15. 15. Current Ratio <ul><li>The Current Ratio is also known as the Working Capital Ratio . </li></ul><ul><li>The Current Ratio is used to indicate a business’s ability to meet its short term debts without having to borrow money. </li></ul>
  16. 16. Current Ratio <ul><li>The formula for the Current Ratio is: </li></ul><ul><li>Current Assets : Current Liabilities </li></ul><ul><li>For Gill’s Gym Equipment in 2003: </li></ul><ul><li>550 : 250 </li></ul><ul><li>This can be simplified: 2.2 : 1 </li></ul>
  17. 17. Acid Test (Quick) Ratio <ul><li>The Acid Test Ratio is similar to the Current Ratio although it takes into account the fact that stock may take some time to be turned into cash . </li></ul><ul><li>(Current Assets - Stock) : Current Liabilities </li></ul>
  18. 18. Acid Test (Quick) Ratio <ul><li>Using the example of Gill’s Gym Equipment Ltd for 2003: </li></ul><ul><li>Acid Test = (550 - 300) : 250 </li></ul><ul><li>= 1 : 1 </li></ul>
  19. 19. Return on Capital Employed <ul><li>R eturn on capital employed relates profitability to the capital invested in a business: </li></ul><ul><li>ROCE % = Net Profit </li></ul><ul><li>Capital Employed </li></ul>x 100 1
  20. 20. Return on Capital Employed <ul><li>Using the example of Gill’s Gym Equipment Ltd for 2003: </li></ul><ul><li>ROCE % = 25,000 (Net Profit) </li></ul><ul><li>900,000 (Capital Employed) </li></ul><ul><li>= 2.8 % </li></ul>x 100 1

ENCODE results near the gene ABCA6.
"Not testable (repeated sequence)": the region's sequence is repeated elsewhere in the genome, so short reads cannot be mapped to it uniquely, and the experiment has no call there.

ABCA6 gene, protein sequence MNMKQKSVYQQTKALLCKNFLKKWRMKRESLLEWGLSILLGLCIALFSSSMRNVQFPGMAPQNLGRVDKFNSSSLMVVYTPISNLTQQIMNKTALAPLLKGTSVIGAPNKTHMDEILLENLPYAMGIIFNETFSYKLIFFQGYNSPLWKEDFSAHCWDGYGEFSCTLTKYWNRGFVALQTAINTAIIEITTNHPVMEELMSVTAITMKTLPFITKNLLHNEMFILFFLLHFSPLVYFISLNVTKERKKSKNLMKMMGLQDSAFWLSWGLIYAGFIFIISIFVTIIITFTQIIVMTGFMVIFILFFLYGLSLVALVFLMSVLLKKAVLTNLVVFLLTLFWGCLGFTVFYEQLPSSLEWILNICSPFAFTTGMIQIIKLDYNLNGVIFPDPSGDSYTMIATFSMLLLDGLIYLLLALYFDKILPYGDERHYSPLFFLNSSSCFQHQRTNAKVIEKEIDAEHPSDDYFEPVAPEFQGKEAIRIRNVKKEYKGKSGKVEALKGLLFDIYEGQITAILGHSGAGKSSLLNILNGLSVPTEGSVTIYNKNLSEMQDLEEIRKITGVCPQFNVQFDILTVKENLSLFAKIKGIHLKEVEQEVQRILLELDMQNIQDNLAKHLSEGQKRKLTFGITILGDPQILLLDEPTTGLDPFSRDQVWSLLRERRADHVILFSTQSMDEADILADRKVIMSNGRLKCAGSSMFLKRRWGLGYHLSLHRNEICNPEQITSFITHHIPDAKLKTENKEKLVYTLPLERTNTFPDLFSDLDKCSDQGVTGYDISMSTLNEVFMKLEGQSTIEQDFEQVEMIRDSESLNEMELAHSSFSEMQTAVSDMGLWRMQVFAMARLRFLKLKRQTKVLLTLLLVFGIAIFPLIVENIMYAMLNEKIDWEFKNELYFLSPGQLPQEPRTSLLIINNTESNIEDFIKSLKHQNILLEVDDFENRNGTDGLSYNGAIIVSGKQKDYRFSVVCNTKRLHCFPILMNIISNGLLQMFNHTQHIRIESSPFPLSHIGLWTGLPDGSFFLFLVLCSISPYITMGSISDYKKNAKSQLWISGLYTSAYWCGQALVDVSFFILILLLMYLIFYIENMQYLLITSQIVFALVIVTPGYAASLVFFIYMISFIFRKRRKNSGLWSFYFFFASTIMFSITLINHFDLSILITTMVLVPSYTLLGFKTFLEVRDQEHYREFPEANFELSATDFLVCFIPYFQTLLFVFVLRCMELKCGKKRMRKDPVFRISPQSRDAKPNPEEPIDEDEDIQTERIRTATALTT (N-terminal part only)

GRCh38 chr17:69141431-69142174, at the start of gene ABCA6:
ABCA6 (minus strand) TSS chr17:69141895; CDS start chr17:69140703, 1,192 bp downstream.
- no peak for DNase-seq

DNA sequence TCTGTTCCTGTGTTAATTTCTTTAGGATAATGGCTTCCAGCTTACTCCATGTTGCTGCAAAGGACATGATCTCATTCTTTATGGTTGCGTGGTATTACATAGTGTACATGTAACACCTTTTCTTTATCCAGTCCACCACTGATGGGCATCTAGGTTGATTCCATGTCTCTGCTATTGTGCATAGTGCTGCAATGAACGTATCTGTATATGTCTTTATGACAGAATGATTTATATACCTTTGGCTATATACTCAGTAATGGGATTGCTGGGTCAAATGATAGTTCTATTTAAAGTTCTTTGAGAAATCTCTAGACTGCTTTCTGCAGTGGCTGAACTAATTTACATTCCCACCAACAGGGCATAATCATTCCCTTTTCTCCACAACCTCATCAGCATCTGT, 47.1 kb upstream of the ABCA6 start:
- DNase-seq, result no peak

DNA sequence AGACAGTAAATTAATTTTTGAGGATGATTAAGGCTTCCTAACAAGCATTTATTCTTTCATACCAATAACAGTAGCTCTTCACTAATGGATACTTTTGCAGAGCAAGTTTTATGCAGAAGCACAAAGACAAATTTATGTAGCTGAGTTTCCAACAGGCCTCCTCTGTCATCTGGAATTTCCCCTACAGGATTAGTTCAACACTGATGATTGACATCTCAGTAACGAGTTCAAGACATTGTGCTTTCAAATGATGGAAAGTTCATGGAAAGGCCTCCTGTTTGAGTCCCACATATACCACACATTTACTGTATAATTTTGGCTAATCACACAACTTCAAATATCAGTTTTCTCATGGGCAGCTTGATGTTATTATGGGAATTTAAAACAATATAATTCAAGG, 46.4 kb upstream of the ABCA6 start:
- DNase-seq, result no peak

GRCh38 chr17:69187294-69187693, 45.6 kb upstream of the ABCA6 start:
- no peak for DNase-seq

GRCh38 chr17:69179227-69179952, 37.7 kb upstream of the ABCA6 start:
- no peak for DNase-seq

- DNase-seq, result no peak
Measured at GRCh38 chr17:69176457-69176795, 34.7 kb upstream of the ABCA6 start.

21. 21. Stock Turnover Ratio <ul><li>The purpose of this ratio is to give the number of times per period that the average stock is sold . </li></ul><ul><li>Stock Turnover = Cost of Sales </li></ul><ul><li>Average Stock </li></ul><ul><li>Average Stock is calculated by adding the opening and closing stocks together and dividing by 2 </li></ul>
  22. 22. Stock Turnover Ratio <ul><li>Using the example of Gill’s Gym Equipment Ltd for 2003: </li></ul><ul><li>Stock Turnover = 760,000 </li></ul><ul><li>275,000 </li></ul><ul><li>= 2.76 Times </li></ul><ul><li>Note: Average Stock = (250 + 300) / 2 = 275 </li></ul>
  23. 23. Uses of Ratio Analysis <ul><li>Ratio analysis can provide the following information: </li></ul><ul><ul><li>Current performance relative to previous performances (intra-firm). </li></ul></ul><ul><ul><li>Current performance relative to that of competitors (inter-firm). </li></ul></ul><ul><ul><li>Why performance changes occur and how to improve. </li></ul></ul><ul><ul><li>Information for budgeting . </li></ul></ul>
  24. 24. Limitations of Ratio Analysis <ul><li>Accounting information used is historical and so can be irrelevant to the future. </li></ul><ul><li>Any comparisons must be made with firms of similar size in the same industry . </li></ul><ul><li>Findings may not take into account external factors . </li></ul><ul><li>Different stock valuation methods can result in different figures. </li></ul><ul><li>Ratios do not show other elements such as staff morale or staff turnover . </li></ul>
  25. 25. Task <ul><li>Calculate the ratios that we have covered today for Gill’s Gym Equipment Ltd in 2004. </li></ul>